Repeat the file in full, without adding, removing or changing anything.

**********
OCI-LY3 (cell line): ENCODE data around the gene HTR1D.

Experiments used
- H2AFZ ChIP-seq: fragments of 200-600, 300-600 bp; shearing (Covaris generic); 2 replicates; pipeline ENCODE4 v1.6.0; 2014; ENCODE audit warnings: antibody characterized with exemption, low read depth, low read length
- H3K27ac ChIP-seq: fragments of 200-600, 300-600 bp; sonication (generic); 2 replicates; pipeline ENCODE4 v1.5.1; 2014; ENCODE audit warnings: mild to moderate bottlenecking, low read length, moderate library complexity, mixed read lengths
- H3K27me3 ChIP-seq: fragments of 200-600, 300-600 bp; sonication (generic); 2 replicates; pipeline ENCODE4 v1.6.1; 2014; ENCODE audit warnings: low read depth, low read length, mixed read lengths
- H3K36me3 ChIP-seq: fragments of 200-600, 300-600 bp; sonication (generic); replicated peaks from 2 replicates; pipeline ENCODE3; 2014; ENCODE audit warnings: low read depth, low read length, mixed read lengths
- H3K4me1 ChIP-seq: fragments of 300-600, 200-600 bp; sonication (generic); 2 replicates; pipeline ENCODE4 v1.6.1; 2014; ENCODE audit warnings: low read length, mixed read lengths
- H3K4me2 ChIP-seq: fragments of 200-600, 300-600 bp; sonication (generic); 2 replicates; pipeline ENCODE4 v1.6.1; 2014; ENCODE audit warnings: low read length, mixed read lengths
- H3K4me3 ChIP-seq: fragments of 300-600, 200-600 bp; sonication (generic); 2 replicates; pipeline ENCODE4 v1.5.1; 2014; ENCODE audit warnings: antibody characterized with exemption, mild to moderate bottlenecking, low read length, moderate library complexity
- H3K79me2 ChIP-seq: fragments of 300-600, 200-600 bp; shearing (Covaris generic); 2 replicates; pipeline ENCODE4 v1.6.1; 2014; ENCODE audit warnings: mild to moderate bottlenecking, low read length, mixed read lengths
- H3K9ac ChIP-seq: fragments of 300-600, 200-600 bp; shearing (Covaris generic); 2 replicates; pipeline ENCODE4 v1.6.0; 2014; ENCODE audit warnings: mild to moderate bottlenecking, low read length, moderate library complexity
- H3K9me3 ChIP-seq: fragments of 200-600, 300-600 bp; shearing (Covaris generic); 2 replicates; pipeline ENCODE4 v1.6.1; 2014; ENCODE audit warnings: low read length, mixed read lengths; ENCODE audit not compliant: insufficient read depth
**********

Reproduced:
OCI-LY3 (cell line): ENCODE data around the gene HTR1D.

Experiments used
- H2AFZ ChIP-seq: fragments of 200-600, 300-600 bp; shearing (Covaris generic); 2 replicates; pipeline ENCODE4 v1.6.0; 2014; ENCODE audit warnings: antibody characterized with exemption, low read depth, low read length
- H3K27ac ChIP-seq: fragments of 200-600, 300-600 bp; sonication (generic); 2 replicates; pipeline ENCODE4 v1.5.1; 2014; ENCODE audit warnings: mild to moderate bottlenecking, low read length, moderate library complexity, mixed read lengths
- H3K27me3 ChIP-seq: fragments of 200-600, 300-600 bp; sonication (generic); 2 replicates; pipeline ENCODE4 v1.6.1; 2014; ENCODE audit warnings: low read depth, low read length, mixed read lengths
- H3K36me3 ChIP-seq: fragments of 200-600, 300-600 bp; sonication (generic); replicated peaks from 2 replicates; pipeline ENCODE3; 2014; ENCODE audit warnings: low read depth, low read length, mixed read lengths
- H3K4me1 ChIP-seq: fragments of 300-600, 200-600 bp; sonication (generic); 2 replicates; pipeline ENCODE4 v1.6.1; 2014; ENCODE audit warnings: low read length, mixed read lengths
- H3K4me2 ChIP-seq: fragments of 200-600, 300-600 bp; sonication (generic); 2 replicates; pipeline ENCODE4 v1.6.1; 2014; ENCODE audit warnings: low read length, mixed read lengths
- H3K4me3 ChIP-seq: fragments of 300-600, 200-600 bp; sonication (generic); 2 replicates; pipeline ENCODE4 v1.5.1; 2014; ENCODE audit warnings: antibody characterized with exemption, mild to moderate bottlenecking, low read length, moderate library complexity
- H3K79me2 ChIP-seq: fragments of 300-600, 200-600 bp; shearing (Covaris generic); 2 replicates; pipeline ENCODE4 v1.6.1; 2014; ENCODE audit warnings: mild to moderate bottlenecking, low read length, mixed read lengths
- H3K9ac ChIP-seq: fragments of 300-600, 200-600 bp; shearing (Covaris generic); 2 replicates; pipeline ENCODE4 v1.6.0; 2014; ENCODE audit warnings: mild to moderate bottlenecking, low read length, moderate library complexity
- H3K9me3 ChIP-seq: fragments of 200-600, 300-600 bp; shearing (Covaris generic); 2 replicates; pipeline ENCODE4 v1.6.1; 2014; ENCODE audit warnings: low read length, mixed read lengths; ENCODE audit not compliant: insufficient read depth